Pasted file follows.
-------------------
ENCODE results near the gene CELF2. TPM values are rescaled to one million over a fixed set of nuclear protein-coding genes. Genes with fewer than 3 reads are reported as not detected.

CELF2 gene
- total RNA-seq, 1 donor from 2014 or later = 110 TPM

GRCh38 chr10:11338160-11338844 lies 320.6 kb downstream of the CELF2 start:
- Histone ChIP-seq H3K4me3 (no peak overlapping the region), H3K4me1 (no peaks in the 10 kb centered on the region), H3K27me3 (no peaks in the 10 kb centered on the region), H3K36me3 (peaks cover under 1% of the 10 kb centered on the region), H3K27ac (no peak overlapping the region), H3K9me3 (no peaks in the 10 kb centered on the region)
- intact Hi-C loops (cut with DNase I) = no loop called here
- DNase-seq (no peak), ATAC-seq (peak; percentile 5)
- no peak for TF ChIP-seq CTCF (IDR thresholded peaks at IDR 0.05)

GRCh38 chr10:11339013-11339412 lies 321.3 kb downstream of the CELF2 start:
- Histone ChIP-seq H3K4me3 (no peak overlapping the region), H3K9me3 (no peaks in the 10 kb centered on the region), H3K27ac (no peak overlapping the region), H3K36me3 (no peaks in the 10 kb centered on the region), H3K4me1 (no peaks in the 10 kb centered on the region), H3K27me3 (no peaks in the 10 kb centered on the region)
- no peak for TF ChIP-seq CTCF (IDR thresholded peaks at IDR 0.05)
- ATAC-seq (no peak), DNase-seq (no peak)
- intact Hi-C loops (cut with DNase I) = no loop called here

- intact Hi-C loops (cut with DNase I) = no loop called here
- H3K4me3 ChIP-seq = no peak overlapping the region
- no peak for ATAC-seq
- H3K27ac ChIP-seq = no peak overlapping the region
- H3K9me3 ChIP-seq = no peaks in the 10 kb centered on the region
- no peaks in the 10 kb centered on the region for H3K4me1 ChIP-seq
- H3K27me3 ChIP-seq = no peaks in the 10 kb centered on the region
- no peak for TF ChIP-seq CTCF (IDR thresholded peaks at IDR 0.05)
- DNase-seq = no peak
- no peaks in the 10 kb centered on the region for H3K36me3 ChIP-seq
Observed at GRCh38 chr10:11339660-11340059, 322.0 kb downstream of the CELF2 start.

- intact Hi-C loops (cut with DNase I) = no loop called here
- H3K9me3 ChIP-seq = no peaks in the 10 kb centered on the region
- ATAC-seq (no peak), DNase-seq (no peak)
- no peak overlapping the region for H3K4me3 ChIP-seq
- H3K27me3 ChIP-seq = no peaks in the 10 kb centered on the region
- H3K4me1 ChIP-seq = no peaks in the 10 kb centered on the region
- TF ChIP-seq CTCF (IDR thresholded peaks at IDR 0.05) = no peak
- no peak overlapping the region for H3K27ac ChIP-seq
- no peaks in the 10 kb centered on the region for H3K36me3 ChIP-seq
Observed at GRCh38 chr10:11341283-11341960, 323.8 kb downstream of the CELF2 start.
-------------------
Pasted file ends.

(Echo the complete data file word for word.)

ENCODE results near the gene CELF2. TPM values are rescaled to one million over a fixed set of nuclear protein-coding genes. Genes with fewer than 3 reads are reported as not detected.

CELF2 gene
- total RNA-seq, 1 donor from 2014 or later = 110 TPM

GRCh38 chr10:11338160-11338844 lies 320.6 kb downstream of the CELF2 start:
- Histone ChIP-seq H3K4me3 (no peak overlapping the region), H3K4me1 (no peaks in the 10 kb centered on the region), H3K27me3 (no peaks in the 10 kb centered on the region), H3K36me3 (peaks cover under 1% of the 10 kb centered on the region), H3K27ac (no peak overlapping the region), H3K9me3 (no peaks in the 10 kb centered on the region)
- intact Hi-C loops (cut with DNase I) = no loop called here
- DNase-seq (no peak), ATAC-seq (peak; percentile 5)
- no peak for TF ChIP-seq CTCF (IDR thresholded peaks at IDR 0.05)

GRCh38 chr10:11339013-11339412 lies 321.3 kb downstream of the CELF2 start:
- Histone ChIP-seq H3K4me3 (no peak overlapping the region), H3K9me3 (no peaks in the 10 kb centered on the region), H3K27ac (no peak overlapping the region), H3K36me3 (no peaks in the 10 kb centered on the region), H3K4me1 (no peaks in the 10 kb centered on the region), H3K27me3 (no peaks in the 10 kb centered on the region)
- no peak for TF ChIP-seq CTCF (IDR thresholded peaks at IDR 0.05)
- ATAC-seq (no peak), DNase-seq (no peak)
- intact Hi-C loops (cut with DNase I) = no loop called here

- intact Hi-C loops (cut with DNase I) = no loop called here
- H3K4me3 ChIP-seq = no peak overlapping the region
- no peak for ATAC-seq
- H3K27ac ChIP-seq = no peak overlapping the region
- H3K9me3 ChIP-seq = no peaks in the 10 kb centered on the region
- no peaks in the 10 kb centered on the region for H3K4me1 ChIP-seq
- H3K27me3 ChIP-seq = no peaks in the 10 kb centered on the region
- no peak for TF ChIP-seq CTCF (IDR thresholded peaks at IDR 0.05)
- DNase-seq = no peak
- no peaks in the 10 kb centered on the region for H3K36me3 ChIP-seq
Observed at GRCh38 chr10:11339660-11340059, 322.0 kb downstream of the CELF2 start.

- intact Hi-C loops (cut with DNase I) = no loop called here
- H3K9me3 ChIP-seq = no peaks in the 10 kb centered on the region
- ATAC-seq (no peak), DNase-seq (no peak)
- no peak overlapping the region for H3K4me3 ChIP-seq
- H3K27me3 ChIP-seq = no peaks in the 10 kb centered on the region
- H3K4me1 ChIP-seq = no peaks in the 10 kb centered on the region
- TF ChIP-seq CTCF (IDR thresholded peaks at IDR 0.05) = no peak
- no peak overlapping the region for H3K27ac ChIP-seq
- no peaks in the 10 kb centered on the region for H3K36me3 ChIP-seq
Observed at GRCh38 chr10:11341283-11341960, 323.8 kb downstream of the CELF2 start.